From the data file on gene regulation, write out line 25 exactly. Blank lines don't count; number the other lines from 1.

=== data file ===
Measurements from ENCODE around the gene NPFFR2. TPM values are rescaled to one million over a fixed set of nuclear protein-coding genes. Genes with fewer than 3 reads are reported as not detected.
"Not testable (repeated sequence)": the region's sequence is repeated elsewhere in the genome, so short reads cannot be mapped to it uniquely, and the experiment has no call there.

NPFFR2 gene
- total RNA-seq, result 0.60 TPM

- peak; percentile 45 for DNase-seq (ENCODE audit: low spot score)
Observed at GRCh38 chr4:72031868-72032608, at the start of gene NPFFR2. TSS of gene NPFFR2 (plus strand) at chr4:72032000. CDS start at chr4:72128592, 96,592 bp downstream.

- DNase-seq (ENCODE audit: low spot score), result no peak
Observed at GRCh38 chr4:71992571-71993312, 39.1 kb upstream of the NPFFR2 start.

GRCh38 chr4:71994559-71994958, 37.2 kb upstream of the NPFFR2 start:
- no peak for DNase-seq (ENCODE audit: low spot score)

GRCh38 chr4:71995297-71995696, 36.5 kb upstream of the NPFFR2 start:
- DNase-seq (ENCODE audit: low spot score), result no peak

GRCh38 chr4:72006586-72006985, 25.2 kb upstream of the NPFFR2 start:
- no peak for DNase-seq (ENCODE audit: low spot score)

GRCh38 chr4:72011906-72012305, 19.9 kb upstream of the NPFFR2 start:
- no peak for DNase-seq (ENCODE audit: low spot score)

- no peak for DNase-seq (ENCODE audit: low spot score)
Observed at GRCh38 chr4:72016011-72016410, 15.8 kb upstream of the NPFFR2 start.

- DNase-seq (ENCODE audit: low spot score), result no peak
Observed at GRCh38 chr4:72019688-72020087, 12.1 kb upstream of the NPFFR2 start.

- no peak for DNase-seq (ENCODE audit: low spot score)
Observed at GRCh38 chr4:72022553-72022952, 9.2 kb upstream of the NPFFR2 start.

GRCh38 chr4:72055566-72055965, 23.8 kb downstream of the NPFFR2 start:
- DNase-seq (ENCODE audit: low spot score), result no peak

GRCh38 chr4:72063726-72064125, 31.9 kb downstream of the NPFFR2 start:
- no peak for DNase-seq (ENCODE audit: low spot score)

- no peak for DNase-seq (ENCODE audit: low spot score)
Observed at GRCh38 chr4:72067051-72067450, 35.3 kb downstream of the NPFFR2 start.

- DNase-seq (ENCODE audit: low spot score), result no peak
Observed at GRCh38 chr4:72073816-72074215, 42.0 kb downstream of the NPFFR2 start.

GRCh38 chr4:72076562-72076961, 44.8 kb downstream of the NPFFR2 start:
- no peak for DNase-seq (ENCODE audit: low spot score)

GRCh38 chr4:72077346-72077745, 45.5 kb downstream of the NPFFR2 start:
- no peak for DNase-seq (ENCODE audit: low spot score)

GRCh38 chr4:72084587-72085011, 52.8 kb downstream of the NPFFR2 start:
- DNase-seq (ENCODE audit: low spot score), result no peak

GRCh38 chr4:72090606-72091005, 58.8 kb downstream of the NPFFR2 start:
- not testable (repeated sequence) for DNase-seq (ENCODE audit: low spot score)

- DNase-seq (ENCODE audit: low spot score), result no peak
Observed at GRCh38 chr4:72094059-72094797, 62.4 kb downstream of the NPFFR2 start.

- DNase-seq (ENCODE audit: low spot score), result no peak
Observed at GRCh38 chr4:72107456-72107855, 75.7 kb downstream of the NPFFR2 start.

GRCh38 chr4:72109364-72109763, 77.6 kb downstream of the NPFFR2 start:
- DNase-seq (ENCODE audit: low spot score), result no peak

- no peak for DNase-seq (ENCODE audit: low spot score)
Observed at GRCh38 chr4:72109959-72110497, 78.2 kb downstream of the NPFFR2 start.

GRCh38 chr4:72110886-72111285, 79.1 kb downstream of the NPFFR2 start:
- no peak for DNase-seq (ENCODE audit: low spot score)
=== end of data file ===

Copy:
GRCh38 chr4:72063726-72064125, 31.9 kb downstream of the NPFFR2 start: